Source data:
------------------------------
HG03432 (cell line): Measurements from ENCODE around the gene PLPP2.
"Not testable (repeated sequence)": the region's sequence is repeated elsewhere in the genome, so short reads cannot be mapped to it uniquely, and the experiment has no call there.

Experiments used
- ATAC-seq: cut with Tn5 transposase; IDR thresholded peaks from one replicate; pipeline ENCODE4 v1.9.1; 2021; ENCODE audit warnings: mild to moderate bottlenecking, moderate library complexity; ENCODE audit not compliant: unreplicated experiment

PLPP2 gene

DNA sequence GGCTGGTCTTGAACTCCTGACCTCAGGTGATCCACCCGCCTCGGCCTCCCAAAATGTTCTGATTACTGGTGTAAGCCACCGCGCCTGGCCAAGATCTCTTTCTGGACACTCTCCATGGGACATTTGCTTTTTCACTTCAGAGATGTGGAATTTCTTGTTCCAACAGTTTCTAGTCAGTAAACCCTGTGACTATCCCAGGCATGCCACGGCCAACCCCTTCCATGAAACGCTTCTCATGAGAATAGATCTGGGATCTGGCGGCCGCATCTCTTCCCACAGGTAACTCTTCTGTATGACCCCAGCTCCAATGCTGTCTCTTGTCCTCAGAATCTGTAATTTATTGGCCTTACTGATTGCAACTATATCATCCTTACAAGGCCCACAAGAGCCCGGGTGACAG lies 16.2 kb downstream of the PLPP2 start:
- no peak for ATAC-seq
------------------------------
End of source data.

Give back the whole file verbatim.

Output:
HG03432 (cell line): Measurements from ENCODE around the gene PLPP2.
"Not testable (repeated sequence)": the region's sequence is repeated elsewhere in the genome, so short reads cannot be mapped to it uniquely, and the experiment has no call there.

Experiments used
- ATAC-seq: cut with Tn5 transposase; IDR thresholded peaks from one replicate; pipeline ENCODE4 v1.9.1; 2021; ENCODE audit warnings: mild to moderate bottlenecking, moderate library complexity; ENCODE audit not compliant: unreplicated experiment

PLPP2 gene

DNA sequence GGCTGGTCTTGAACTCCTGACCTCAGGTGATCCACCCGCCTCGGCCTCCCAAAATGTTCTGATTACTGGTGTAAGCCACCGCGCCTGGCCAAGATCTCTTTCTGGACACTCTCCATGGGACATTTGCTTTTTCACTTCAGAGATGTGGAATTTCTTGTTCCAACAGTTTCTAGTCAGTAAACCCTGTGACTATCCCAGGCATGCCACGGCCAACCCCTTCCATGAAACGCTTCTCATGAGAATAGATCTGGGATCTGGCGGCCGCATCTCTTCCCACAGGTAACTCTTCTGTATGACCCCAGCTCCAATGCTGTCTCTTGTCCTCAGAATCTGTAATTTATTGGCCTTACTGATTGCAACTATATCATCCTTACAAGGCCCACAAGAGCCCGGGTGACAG lies 16.2 kb downstream of the PLPP2 start:
- no peak for ATAC-seq